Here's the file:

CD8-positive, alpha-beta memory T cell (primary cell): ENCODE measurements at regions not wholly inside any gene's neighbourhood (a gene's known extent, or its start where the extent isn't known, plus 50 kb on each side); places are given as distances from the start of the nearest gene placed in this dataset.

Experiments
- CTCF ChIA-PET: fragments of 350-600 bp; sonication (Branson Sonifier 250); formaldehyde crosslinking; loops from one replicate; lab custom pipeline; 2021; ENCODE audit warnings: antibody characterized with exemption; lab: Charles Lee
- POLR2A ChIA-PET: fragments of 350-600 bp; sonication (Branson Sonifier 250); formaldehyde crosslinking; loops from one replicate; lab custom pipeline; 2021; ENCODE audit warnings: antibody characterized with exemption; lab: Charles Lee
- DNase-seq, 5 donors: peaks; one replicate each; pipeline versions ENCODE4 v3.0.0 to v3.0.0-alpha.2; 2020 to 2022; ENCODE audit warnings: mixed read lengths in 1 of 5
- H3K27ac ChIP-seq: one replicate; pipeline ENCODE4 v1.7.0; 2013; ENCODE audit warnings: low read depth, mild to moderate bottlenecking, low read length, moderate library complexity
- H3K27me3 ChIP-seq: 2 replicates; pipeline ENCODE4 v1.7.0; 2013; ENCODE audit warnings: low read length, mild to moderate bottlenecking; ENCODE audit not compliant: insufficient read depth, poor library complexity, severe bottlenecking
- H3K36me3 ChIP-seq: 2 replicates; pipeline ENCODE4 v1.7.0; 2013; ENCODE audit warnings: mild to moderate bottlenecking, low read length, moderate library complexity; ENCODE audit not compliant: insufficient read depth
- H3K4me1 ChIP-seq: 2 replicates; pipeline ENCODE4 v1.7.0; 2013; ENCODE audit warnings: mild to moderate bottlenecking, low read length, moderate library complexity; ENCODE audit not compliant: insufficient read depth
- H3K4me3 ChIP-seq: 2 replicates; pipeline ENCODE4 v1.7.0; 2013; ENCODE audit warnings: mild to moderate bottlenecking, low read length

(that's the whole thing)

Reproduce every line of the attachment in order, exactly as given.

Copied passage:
CD8-positive, alpha-beta memory T cell (primary cell): ENCODE measurements at regions not wholly inside any gene's neighbourhood (a gene's known extent, or its start where the extent isn't known, plus 50 kb on each side); places are given as distances from the start of the nearest gene placed in this dataset.

Experiments
- CTCF ChIA-PET: fragments of 350-600 bp; sonication (Branson Sonifier 250); formaldehyde crosslinking; loops from one replicate; lab custom pipeline; 2021; ENCODE audit warnings: antibody characterized with exemption; lab: Charles Lee
- POLR2A ChIA-PET: fragments of 350-600 bp; sonication (Branson Sonifier 250); formaldehyde crosslinking; loops from one replicate; lab custom pipeline; 2021; ENCODE audit warnings: antibody characterized with exemption; lab: Charles Lee
- DNase-seq, 5 donors: peaks; one replicate each; pipeline versions ENCODE4 v3.0.0 to v3.0.0-alpha.2; 2020 to 2022; ENCODE audit warnings: mixed read lengths in 1 of 5
- H3K27ac ChIP-seq: one replicate; pipeline ENCODE4 v1.7.0; 2013; ENCODE audit warnings: low read depth, mild to moderate bottlenecking, low read length, moderate library complexity
- H3K27me3 ChIP-seq: 2 replicates; pipeline ENCODE4 v1.7.0; 2013; ENCODE audit warnings: low read length, mild to moderate bottlenecking; ENCODE audit not compliant: insufficient read depth, poor library complexity, severe bottlenecking
- H3K36me3 ChIP-seq: 2 replicates; pipeline ENCODE4 v1.7.0; 2013; ENCODE audit warnings: mild to moderate bottlenecking, low read length, moderate library complexity; ENCODE audit not compliant: insufficient read depth
- H3K4me1 ChIP-seq: 2 replicates; pipeline ENCODE4 v1.7.0; 2013; ENCODE audit warnings: mild to moderate bottlenecking, low read length, moderate library complexity; ENCODE audit not compliant: insufficient read depth
- H3K4me3 ChIP-seq: 2 replicates; pipeline ENCODE4 v1.7.0; 2013; ENCODE audit warnings: mild to moderate bottlenecking, low read length